By Balkish Awang
HARI RAYA AIDILADHA, which falls tomorrow, will be celebrated moderately in Malaysia for the second year running as the nation continues to grapple with the Covid-19 pandemic.
As carrying out sacrificial rites is synonymous with Aidiladha, local religious leaders have urged the Muslim community to engage in self-reflection and appreciate the true meaning of sacrifice.
Hari Raya Aidiladha, also known as Hari Raya Korban (sacrifice) and Hari Raya Haji, is observed by Muslims worldwide on the 10th, 11th, 12th and 13th days of the month of Zulhijjah every year.
The celebration begins with the recitation of Aidiladha takbir on the night (eve) of the 10th day of Zulhijjah, followed by Aidiladha prayers the next morning. The sacrificial rites are performed on the first day of Aidiladha and the following three days.
Adhere to SOPs
Meanwhile, Penang Islamic Affairs Department’s Dakwah Division senior assistant director Abu Mansur Maturidi Mohd Romli urged Muslims to celebrate Aidiladha by complying with the standard operating procedures (SOPs) set by the government to control the spread of Covid-19.
“Following the SOPs also constitutes sacrifice. Avoid violating the rules set by the government, such as the maximum number of worshippers allowed in a mosque, maximum number of people allowed at the sacrificial site and so on,” he told Bernama when contacted.
According to Abu Mansur Maturidi, patience is what one gains the most in a sacrifice and contended that many people are “increasingly losing patience when it comes to sacrifices”.
“Elevating one’s level of obedience to Allah in all aspects is the biggest sacrifice every follower of Allah has to make,” he said.
Pointing to the ongoing Covid-19 pandemic, he said the worldwide health crisis is also testing the extent of each individual’s sacrifice in dealing with difficult times.
Elaborating on the sacrificial ritual, Abu Mansur Maturidi said it also serves as a means for well-off Muslims to express their gratitude to Allah SWT because the performance of this ritual falls on the shoulders of those who have the financial capability.
“Aidiladha or Hari Raya Korban reminds us of the sacrifice made by Prophet Ibrahim and Prophet Ismail. It is celebrated to enable us to appreciate the sacrifice made by Prophet Ibrahim who was ordered by Allah SWT to slaughter his son Prophet Ismail. In other words, to be obedient to Allah, one has to make sacrifices,” he added.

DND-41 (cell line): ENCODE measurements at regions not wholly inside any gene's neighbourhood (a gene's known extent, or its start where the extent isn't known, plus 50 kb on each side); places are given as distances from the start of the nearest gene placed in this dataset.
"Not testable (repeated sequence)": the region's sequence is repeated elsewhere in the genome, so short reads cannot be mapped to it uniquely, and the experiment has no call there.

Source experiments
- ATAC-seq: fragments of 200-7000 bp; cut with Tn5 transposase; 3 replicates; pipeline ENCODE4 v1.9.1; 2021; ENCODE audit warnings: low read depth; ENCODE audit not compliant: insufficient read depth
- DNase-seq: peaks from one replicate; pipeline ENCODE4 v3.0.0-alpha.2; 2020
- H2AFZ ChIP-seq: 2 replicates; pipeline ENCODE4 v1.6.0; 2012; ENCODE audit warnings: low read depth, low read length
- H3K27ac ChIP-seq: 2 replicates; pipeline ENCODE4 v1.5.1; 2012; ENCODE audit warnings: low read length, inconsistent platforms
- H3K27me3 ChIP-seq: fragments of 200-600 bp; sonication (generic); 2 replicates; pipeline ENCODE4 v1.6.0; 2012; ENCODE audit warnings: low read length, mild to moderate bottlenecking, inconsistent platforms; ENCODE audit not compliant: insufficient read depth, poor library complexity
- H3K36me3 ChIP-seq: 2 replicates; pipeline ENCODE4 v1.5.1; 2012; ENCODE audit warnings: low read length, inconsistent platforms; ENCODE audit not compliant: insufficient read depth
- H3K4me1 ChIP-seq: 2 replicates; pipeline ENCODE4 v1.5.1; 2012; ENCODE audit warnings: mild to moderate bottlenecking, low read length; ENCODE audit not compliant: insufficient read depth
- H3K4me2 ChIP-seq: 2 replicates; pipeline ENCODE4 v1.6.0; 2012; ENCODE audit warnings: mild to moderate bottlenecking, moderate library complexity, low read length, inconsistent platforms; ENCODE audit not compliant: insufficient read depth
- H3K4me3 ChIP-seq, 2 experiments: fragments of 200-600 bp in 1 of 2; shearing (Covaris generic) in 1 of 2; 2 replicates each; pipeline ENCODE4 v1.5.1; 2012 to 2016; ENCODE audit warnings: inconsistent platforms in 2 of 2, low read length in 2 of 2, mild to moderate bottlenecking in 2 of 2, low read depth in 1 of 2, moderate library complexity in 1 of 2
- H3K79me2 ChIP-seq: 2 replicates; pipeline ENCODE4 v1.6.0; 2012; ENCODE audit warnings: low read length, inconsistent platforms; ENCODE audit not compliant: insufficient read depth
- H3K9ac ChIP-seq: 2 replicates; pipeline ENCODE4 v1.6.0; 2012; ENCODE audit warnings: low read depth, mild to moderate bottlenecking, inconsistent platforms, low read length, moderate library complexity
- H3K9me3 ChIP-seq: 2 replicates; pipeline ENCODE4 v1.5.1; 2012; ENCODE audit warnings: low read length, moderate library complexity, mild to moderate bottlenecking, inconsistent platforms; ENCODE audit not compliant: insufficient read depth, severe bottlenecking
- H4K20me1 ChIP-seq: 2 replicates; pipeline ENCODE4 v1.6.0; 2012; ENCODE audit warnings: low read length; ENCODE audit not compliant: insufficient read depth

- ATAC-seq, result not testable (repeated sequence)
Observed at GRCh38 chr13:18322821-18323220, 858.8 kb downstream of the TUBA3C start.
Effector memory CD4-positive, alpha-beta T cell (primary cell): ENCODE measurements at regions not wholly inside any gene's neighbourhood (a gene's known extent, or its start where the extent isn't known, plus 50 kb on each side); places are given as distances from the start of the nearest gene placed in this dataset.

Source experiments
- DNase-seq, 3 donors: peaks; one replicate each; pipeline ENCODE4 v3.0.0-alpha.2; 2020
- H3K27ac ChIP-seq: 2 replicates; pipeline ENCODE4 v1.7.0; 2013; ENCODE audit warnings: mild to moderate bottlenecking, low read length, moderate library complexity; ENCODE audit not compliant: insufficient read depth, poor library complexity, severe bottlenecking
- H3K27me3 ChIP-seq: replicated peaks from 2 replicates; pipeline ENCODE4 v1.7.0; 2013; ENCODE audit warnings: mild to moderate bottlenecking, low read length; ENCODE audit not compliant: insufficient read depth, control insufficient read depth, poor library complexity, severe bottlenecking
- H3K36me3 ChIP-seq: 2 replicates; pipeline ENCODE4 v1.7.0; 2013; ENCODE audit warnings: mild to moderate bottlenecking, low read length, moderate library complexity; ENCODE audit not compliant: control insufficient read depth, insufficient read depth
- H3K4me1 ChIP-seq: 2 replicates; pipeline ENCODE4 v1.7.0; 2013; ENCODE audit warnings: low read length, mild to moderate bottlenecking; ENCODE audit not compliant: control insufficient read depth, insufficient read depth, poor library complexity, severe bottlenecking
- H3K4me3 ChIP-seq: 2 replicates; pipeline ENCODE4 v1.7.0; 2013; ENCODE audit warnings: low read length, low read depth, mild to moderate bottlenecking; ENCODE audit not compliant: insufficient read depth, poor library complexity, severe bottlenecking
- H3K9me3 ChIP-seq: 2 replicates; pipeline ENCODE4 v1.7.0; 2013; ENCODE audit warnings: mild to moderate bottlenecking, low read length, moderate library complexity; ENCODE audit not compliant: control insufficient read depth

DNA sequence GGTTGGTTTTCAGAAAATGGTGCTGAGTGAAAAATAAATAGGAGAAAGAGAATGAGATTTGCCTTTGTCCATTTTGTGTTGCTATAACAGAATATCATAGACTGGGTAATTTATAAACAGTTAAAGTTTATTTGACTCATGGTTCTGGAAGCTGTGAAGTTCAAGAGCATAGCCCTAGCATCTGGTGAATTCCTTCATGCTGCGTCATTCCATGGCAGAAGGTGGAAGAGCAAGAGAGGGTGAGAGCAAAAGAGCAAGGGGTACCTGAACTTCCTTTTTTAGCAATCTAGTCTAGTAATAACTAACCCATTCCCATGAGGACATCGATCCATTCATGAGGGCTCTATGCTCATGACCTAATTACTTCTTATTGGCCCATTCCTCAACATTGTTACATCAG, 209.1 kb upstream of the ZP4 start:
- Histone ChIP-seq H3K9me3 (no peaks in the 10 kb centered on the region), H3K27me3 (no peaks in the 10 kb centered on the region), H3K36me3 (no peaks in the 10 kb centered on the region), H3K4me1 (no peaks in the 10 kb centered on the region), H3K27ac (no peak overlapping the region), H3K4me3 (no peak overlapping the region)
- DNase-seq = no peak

Abu Mansur Maturidi said previously (before the Covid-19 pandemic), the sacrificial ritual was carried out wherever possible but under the current circumstances, it is being done in a more structured manner to prevent crowds from gathering at the designated sites.
“In view of the pandemic, the sacrificial rites have to be conducted in an organised manner and with proper planning in order to adhere to the SOPs.
“As with Hari Raya Aidilfitri (in May), (this year’s) Aidiladha celebrations have to be moderate as well. When a festival is celebrated in moderation, it makes us feel humble, compared to how we would feel if we were to celebrate in a grand and fun-filled manner,” he added.
Drop in orders
Penang-based cattle farm operator Mohamad Nasir Awang, 44, meanwhile, said he received fewer orders for cattle for sacrificial purposes this year compared to last year. But, he said, he has learned to accept the hardship posed by the pandemic and is happy with whatever he earns.
He said for this year’s Aidiladha sacrificial rituals, he received orders for only 30 heads of cattle compared to 50 last year. In previous years, he would receive orders for up to 70 heads of cattle.
Mohamad Nasir, whose farm is located in Machang Bubok, Penang, said he is grateful that despite the pandemic, he still received orders for his cattle that were priced at between RM5,500 and RM8,000, depending on the breed. Most of the orders he received for this year’s Aidiladha celebration were for the Kedah-Kelantan and Brahman varieties.
For this year’s sacrificial ritual, the government has stated that it can be carried out on the first day of Aidiladha and the three subsequent days.
Minister in the Prime Minister’s Department (Religious Affairs) Datuk Seri Dr Zulkifli Mohamad Al-Bakri has said that activities involving the slaughtering of animals for the korban rituals can only be held from 6am to 6pm, with not more than 10 people, including those on official duty, allowed at each site.
Besides selected mosques and surau, the rituals can also be carried out at 27 slaughterhouses nationwide under the purview of the Department of Veterinary Services. – Bernama